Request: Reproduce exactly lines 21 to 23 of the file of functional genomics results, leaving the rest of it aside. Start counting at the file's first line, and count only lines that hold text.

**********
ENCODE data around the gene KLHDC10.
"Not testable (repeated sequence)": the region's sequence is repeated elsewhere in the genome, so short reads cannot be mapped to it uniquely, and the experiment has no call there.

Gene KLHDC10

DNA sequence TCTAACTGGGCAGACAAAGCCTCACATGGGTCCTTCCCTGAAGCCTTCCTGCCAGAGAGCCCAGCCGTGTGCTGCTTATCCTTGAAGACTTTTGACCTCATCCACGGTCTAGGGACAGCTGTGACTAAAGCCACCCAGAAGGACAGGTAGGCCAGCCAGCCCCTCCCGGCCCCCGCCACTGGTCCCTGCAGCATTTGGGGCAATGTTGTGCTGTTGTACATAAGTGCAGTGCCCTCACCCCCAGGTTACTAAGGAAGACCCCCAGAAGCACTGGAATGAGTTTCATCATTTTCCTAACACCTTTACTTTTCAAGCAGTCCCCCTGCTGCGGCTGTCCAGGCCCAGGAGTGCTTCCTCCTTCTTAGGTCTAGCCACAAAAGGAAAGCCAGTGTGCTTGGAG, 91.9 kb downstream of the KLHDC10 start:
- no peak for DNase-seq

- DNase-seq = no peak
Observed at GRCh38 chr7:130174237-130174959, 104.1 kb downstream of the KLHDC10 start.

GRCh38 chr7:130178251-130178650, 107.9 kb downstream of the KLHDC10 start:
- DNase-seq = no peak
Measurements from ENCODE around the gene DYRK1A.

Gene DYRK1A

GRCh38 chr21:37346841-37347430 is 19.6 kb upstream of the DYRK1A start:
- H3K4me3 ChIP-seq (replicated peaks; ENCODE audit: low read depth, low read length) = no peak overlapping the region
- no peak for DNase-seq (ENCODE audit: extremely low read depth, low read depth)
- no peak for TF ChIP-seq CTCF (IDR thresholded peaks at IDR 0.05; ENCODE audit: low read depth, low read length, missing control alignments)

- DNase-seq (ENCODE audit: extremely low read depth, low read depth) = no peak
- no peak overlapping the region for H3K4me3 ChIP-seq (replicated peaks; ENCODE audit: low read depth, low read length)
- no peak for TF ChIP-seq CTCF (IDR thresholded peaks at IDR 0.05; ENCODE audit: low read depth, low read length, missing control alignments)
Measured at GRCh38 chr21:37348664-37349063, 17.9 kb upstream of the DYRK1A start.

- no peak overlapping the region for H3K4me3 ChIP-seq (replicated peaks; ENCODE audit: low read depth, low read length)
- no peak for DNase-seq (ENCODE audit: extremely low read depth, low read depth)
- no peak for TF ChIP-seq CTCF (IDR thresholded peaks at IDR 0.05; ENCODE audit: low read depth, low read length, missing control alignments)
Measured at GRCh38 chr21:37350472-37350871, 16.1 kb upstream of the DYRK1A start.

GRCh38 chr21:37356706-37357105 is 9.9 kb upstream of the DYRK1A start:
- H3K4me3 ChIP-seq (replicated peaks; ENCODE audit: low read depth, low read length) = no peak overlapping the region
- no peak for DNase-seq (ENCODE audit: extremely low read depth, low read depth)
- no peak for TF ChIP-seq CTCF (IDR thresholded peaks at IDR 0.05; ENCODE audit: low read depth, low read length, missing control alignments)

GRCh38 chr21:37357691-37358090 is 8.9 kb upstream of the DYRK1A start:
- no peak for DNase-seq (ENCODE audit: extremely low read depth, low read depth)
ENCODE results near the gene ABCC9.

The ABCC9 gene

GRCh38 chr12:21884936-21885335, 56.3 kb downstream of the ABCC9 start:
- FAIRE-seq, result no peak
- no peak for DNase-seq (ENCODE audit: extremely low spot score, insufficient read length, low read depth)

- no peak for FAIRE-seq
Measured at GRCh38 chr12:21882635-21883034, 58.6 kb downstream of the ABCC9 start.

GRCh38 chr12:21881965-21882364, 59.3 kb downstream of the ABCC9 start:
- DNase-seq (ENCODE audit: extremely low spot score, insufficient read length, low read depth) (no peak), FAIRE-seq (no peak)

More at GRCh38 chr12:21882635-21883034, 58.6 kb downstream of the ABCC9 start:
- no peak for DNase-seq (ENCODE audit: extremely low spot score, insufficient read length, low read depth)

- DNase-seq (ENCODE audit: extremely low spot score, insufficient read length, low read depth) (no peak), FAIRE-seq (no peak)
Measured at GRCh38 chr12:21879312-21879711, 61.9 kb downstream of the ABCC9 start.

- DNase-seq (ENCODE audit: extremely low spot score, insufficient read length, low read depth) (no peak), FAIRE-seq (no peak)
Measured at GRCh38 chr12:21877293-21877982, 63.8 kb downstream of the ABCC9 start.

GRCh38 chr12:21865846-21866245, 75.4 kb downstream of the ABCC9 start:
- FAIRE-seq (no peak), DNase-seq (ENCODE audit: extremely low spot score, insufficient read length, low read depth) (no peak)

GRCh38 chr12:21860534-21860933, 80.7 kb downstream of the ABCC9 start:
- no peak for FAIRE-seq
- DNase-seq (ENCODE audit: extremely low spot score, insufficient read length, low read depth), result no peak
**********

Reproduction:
- no peak for DNase-seq (ENCODE audit: extremely low read depth, low read depth)
- no peak for TF ChIP-seq CTCF (IDR thresholded peaks at IDR 0.05; ENCODE audit: low read depth, low read length, missing control alignments)
Measured at GRCh38 chr21:37350472-37350871, 16.1 kb upstream of the DYRK1A start.